Letters Section Editor: Jody W. Zylke, MD, Senior Editor.
Author Affiliations: Division of Anesthesiology, Geneva University Hospitals, Geneva, Switzerland (firstname.lastname@example.org).
To the Editor: Dr Gallagher and colleagues1 examined the risk of bleeding associated with dexamethasone administered to children undergoing tonsillectomy. The authors concluded that dexamethasone was not associated with bleeding requiring reoperation, using a noninferiority threshold of 5%.
Gallagher et al1 applied the same threshold of 5% to all bleeding end points (any bleeding, bleeding requiring rehospitalization, reoperation due to bleeding) to indicate noninferiority. We agree that an increase of 5% in level I bleeding (any bleeding) might not necessarily be of clinical relevance. However, an increase of 5% in level III bleeding (ie, those needing a reoperation) is quite different.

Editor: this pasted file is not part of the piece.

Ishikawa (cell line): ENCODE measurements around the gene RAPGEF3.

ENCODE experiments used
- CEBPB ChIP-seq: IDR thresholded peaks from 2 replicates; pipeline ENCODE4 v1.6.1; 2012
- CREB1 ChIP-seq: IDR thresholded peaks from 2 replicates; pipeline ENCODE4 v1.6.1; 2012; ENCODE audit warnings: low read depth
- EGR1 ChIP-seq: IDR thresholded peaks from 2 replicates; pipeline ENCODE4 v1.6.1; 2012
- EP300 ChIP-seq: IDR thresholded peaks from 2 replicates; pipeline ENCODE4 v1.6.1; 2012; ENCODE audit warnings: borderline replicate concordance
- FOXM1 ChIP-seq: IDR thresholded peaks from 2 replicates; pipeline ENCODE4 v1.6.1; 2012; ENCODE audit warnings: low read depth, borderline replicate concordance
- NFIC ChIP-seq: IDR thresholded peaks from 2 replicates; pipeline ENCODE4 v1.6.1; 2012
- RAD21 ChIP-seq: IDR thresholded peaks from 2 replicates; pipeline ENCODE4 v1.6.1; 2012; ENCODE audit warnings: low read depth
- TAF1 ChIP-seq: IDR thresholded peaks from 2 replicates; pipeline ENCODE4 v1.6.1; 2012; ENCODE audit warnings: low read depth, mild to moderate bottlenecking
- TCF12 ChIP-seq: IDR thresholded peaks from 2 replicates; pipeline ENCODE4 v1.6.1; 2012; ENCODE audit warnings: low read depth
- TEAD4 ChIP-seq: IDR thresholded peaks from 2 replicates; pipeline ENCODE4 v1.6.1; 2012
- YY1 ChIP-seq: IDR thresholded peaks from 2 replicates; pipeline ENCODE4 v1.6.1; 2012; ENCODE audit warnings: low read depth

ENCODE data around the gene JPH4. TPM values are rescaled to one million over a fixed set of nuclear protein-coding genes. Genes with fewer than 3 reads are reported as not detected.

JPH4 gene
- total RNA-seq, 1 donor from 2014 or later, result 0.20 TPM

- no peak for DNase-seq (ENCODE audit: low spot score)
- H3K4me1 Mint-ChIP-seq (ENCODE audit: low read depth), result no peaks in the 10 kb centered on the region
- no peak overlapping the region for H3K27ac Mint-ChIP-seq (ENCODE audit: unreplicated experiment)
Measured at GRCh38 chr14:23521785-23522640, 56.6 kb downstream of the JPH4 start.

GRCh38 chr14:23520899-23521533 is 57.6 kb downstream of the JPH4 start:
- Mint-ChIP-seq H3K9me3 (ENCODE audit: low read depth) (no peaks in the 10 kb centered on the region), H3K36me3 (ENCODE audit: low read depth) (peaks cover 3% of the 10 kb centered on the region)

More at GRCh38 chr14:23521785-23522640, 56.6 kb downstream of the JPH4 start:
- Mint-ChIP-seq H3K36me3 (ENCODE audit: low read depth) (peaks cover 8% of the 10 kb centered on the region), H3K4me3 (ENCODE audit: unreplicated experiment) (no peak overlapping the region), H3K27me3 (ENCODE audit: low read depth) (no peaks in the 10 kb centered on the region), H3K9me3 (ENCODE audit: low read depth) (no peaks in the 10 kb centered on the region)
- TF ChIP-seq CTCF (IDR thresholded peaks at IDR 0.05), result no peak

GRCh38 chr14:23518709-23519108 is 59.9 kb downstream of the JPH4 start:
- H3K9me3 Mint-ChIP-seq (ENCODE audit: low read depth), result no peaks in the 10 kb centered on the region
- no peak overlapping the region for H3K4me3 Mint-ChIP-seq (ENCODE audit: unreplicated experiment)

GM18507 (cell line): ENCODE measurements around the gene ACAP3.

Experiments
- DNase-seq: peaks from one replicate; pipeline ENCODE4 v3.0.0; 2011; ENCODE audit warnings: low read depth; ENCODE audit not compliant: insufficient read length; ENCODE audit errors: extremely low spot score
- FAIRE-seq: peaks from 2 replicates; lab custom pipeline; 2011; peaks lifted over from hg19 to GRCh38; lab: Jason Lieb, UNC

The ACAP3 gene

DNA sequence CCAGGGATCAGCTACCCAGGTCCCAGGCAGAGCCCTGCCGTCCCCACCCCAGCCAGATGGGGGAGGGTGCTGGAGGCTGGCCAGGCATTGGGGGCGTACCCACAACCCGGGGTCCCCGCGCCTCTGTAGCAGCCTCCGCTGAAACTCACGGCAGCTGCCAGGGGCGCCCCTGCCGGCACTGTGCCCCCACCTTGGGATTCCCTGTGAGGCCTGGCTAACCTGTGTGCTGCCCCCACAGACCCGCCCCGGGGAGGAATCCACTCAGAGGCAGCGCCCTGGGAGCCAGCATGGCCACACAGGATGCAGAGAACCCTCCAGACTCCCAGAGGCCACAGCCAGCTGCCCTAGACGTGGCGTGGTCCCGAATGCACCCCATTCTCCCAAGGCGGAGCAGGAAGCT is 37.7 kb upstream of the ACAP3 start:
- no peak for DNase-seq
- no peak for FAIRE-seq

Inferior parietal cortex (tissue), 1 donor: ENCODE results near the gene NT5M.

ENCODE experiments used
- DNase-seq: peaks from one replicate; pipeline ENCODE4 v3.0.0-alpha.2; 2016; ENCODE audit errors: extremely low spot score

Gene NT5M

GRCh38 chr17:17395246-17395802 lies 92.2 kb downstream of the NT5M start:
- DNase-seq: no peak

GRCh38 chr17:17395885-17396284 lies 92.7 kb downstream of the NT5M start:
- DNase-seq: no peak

Czarnetzki C, Elia N, Tramèr MR. Bleeding Risk and Dexamethasone Use in Children Undergoing Tonsillectomy. JAMA. 2013;309(5):437-438. doi:10.1001/jama.2012.113510